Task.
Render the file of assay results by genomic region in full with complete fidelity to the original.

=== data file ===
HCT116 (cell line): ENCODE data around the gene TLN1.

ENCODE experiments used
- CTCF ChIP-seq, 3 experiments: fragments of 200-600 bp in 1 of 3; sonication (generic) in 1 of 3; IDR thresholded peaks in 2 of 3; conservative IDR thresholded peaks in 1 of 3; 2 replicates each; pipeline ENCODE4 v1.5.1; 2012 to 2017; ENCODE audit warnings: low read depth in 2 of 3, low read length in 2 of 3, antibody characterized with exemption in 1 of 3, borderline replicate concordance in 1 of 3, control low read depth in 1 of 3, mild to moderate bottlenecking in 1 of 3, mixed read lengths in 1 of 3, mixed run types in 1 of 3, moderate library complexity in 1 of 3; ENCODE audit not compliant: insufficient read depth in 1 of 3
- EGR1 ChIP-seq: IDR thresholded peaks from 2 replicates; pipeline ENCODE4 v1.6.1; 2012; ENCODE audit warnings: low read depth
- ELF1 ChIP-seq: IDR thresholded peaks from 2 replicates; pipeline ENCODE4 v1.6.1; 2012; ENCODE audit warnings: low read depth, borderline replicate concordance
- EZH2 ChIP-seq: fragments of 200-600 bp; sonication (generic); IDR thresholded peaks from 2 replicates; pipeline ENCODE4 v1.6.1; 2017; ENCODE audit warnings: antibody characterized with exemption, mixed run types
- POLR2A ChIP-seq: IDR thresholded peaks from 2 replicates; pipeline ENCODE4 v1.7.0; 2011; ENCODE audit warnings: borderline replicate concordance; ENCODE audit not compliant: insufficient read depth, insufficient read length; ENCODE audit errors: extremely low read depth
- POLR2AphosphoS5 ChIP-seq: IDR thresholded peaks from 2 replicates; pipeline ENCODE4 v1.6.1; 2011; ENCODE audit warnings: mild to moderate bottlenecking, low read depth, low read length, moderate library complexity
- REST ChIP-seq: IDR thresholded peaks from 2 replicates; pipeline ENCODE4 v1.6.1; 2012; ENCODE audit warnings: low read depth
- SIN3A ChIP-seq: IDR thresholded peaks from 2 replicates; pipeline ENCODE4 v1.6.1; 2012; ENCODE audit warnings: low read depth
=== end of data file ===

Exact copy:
HCT116 (cell line): ENCODE data around the gene TLN1.

ENCODE experiments used
- CTCF ChIP-seq, 3 experiments: fragments of 200-600 bp in 1 of 3; sonication (generic) in 1 of 3; IDR thresholded peaks in 2 of 3; conservative IDR thresholded peaks in 1 of 3; 2 replicates each; pipeline ENCODE4 v1.5.1; 2012 to 2017; ENCODE audit warnings: low read depth in 2 of 3, low read length in 2 of 3, antibody characterized with exemption in 1 of 3, borderline replicate concordance in 1 of 3, control low read depth in 1 of 3, mild to moderate bottlenecking in 1 of 3, mixed read lengths in 1 of 3, mixed run types in 1 of 3, moderate library complexity in 1 of 3; ENCODE audit not compliant: insufficient read depth in 1 of 3
- EGR1 ChIP-seq: IDR thresholded peaks from 2 replicates; pipeline ENCODE4 v1.6.1; 2012; ENCODE audit warnings: low read depth
- ELF1 ChIP-seq: IDR thresholded peaks from 2 replicates; pipeline ENCODE4 v1.6.1; 2012; ENCODE audit warnings: low read depth, borderline replicate concordance
- EZH2 ChIP-seq: fragments of 200-600 bp; sonication (generic); IDR thresholded peaks from 2 replicates; pipeline ENCODE4 v1.6.1; 2017; ENCODE audit warnings: antibody characterized with exemption, mixed run types
- POLR2A ChIP-seq: IDR thresholded peaks from 2 replicates; pipeline ENCODE4 v1.7.0; 2011; ENCODE audit warnings: borderline replicate concordance; ENCODE audit not compliant: insufficient read depth, insufficient read length; ENCODE audit errors: extremely low read depth
- POLR2AphosphoS5 ChIP-seq: IDR thresholded peaks from 2 replicates; pipeline ENCODE4 v1.6.1; 2011; ENCODE audit warnings: mild to moderate bottlenecking, low read depth, low read length, moderate library complexity
- REST ChIP-seq: IDR thresholded peaks from 2 replicates; pipeline ENCODE4 v1.6.1; 2012; ENCODE audit warnings: low read depth
- SIN3A ChIP-seq: IDR thresholded peaks from 2 replicates; pipeline ENCODE4 v1.6.1; 2012; ENCODE audit warnings: low read depth